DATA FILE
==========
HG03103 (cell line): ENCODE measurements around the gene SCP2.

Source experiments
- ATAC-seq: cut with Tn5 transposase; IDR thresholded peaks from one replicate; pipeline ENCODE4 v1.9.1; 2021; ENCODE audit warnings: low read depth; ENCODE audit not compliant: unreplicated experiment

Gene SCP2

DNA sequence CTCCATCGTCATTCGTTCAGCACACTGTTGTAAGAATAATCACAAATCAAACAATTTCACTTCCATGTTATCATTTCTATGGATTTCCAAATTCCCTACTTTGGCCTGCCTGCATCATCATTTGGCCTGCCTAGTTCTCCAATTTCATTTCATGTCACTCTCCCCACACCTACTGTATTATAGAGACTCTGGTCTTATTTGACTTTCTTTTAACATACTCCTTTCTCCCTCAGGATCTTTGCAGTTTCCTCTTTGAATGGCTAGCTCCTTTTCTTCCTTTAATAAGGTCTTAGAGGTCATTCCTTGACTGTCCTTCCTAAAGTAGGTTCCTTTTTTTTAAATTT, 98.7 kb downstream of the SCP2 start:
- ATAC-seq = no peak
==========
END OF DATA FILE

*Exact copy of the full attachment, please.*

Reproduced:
HG03103 (cell line): ENCODE measurements around the gene SCP2.

Source experiments
- ATAC-seq: cut with Tn5 transposase; IDR thresholded peaks from one replicate; pipeline ENCODE4 v1.9.1; 2021; ENCODE audit warnings: low read depth; ENCODE audit not compliant: unreplicated experiment

Gene SCP2

DNA sequence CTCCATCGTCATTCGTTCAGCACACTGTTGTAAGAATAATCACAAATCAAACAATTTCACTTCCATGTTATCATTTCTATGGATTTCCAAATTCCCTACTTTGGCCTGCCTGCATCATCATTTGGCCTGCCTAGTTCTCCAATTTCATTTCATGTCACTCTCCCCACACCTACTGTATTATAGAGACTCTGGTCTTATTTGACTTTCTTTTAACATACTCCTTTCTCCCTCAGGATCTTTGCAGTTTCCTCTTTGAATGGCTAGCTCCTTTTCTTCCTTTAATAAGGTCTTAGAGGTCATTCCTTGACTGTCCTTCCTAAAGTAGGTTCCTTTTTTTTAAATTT, 98.7 kb downstream of the SCP2 start:
- ATAC-seq = no peak